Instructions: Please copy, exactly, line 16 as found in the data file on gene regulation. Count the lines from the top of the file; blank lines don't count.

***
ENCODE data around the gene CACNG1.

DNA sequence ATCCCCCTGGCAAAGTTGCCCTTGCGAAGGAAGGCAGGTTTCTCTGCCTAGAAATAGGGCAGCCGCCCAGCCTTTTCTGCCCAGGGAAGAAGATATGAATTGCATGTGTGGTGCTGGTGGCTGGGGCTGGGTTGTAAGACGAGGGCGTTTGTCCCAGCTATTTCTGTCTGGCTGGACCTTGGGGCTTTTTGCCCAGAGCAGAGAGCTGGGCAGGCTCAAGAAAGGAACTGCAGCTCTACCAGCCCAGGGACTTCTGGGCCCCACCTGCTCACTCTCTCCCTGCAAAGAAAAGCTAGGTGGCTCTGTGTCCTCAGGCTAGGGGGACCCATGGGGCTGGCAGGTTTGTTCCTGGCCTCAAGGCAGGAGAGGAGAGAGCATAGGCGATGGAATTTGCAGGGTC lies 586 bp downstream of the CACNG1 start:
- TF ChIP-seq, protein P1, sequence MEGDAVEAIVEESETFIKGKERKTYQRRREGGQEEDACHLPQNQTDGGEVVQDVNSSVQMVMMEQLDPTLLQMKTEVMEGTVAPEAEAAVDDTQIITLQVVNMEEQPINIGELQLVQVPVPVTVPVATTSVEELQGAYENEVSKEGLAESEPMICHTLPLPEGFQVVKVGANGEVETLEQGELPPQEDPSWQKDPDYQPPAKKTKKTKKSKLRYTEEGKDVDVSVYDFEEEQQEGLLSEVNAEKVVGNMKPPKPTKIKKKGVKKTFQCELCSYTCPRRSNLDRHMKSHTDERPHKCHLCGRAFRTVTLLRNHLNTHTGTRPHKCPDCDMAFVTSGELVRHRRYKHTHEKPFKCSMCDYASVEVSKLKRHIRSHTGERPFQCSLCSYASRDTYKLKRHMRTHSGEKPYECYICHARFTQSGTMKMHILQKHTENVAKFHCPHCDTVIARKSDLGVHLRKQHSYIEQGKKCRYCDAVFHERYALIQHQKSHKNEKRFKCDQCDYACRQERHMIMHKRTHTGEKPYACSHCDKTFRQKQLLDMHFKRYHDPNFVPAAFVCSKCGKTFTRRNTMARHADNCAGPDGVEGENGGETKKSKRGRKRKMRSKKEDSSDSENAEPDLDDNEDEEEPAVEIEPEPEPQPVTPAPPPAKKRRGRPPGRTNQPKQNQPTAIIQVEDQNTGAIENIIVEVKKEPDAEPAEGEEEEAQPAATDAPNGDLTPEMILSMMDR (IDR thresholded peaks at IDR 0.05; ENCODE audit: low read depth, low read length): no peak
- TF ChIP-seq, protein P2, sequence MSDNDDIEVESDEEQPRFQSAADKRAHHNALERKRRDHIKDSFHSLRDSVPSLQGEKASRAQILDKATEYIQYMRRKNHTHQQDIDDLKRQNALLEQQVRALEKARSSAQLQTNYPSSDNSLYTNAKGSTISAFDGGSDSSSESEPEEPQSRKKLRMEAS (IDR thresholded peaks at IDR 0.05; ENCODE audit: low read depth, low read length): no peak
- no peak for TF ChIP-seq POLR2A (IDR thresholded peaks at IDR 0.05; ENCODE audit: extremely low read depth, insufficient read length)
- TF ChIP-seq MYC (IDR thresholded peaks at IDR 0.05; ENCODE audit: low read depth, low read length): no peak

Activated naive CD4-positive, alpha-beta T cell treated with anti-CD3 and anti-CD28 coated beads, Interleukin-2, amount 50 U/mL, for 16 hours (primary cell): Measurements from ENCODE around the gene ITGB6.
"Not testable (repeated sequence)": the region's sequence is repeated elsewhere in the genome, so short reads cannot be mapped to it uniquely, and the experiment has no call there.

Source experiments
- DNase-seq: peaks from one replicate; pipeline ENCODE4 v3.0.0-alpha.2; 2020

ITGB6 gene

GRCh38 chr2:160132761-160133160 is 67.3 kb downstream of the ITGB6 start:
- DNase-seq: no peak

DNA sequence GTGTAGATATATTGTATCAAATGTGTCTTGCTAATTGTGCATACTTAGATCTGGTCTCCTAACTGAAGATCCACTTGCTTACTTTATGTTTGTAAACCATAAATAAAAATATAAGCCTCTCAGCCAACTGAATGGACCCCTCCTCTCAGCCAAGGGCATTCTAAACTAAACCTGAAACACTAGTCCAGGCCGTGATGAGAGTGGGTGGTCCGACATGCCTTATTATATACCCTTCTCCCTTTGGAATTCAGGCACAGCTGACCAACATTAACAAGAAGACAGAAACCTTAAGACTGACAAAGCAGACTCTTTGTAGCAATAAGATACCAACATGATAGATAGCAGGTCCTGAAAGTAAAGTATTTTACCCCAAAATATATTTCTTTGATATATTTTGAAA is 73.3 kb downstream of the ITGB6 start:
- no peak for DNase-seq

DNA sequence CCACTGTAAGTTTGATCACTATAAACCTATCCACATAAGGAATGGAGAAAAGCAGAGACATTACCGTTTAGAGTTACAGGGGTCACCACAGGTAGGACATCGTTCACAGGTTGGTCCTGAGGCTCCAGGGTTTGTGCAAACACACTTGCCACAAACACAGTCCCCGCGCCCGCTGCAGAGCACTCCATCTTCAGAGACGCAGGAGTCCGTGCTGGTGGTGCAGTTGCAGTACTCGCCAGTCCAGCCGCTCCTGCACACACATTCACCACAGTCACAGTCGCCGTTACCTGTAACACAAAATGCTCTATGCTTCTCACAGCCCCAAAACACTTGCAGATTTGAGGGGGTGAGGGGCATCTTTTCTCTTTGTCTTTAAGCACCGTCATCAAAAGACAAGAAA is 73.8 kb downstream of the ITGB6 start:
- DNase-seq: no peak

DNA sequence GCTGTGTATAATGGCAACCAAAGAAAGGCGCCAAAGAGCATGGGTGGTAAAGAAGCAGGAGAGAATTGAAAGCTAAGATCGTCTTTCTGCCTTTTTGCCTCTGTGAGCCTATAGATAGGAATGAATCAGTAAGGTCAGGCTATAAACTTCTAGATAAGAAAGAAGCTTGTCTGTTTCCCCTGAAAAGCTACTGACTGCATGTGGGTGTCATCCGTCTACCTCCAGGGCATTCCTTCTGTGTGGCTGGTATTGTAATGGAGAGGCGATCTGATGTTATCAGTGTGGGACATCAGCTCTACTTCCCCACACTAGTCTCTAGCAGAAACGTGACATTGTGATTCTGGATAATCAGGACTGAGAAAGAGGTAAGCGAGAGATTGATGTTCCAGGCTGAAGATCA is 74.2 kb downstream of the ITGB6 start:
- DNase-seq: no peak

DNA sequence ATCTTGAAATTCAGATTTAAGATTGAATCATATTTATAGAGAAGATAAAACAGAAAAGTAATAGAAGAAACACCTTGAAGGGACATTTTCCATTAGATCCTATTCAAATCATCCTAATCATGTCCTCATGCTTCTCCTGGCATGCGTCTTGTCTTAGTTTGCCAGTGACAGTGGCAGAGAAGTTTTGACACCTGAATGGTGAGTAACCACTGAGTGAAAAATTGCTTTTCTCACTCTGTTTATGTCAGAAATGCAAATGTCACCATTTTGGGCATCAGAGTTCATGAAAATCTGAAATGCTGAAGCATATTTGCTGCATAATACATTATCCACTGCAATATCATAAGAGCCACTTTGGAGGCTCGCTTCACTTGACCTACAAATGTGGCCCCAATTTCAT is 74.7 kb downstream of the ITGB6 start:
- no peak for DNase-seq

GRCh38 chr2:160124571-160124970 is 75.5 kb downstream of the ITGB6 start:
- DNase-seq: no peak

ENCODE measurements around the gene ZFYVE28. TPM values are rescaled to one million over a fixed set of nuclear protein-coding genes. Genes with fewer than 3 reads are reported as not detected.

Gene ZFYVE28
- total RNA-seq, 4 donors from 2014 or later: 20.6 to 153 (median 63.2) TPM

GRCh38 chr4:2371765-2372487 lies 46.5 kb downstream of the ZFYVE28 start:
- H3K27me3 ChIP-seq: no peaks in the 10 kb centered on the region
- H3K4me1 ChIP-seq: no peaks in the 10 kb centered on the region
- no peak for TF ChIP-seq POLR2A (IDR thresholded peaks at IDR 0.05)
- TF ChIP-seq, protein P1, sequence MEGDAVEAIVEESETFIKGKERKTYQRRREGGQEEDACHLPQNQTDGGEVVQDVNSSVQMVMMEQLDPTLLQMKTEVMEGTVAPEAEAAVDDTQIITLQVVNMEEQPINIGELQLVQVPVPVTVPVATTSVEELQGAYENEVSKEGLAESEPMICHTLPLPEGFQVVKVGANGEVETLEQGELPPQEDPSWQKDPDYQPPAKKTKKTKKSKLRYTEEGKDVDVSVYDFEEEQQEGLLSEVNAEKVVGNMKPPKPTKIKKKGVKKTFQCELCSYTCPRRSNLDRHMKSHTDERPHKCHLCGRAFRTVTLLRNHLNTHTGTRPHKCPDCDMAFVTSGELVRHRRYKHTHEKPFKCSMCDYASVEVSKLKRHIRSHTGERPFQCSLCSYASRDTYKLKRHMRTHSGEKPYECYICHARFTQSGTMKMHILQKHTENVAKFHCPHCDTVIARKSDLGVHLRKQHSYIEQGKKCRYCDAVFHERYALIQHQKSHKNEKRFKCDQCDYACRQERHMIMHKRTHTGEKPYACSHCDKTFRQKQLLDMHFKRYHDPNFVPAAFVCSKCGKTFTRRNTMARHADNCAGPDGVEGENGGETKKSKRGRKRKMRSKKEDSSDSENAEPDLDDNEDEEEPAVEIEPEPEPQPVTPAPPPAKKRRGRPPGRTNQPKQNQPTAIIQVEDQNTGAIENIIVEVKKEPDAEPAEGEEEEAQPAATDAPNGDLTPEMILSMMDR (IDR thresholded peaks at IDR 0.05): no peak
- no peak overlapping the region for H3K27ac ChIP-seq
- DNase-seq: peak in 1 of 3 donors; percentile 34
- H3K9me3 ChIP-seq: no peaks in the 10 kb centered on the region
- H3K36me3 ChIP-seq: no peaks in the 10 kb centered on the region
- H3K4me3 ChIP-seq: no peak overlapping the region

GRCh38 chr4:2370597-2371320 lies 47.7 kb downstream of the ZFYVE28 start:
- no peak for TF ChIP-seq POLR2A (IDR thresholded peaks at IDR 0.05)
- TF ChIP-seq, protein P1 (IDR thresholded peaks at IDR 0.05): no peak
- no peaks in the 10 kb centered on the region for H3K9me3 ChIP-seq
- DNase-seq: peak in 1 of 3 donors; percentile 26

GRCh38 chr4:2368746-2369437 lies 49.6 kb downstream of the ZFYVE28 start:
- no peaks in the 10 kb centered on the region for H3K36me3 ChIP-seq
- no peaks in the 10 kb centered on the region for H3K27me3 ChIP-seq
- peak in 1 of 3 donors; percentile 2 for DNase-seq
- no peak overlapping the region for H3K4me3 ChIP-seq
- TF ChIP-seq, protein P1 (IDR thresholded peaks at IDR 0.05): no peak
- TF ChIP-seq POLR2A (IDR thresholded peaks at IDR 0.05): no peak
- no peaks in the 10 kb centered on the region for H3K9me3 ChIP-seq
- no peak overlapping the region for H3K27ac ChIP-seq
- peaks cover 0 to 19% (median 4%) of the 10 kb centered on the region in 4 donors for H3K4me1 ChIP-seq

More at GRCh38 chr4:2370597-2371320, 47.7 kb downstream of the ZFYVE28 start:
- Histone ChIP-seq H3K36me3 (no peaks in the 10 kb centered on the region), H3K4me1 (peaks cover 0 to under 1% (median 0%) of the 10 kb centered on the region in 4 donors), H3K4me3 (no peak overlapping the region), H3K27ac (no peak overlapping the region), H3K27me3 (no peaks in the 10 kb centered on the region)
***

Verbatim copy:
DNA sequence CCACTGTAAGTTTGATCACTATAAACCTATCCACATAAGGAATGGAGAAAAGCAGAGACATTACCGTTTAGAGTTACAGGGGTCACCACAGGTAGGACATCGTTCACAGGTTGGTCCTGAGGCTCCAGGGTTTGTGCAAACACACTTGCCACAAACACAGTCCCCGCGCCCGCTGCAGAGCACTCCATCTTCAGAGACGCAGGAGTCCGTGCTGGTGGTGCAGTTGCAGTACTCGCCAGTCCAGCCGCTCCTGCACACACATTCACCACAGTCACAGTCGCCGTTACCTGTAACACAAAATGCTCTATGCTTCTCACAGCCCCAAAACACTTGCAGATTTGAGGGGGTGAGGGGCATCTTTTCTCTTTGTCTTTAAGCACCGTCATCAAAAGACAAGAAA is 73.8 kb downstream of the ITGB6 start: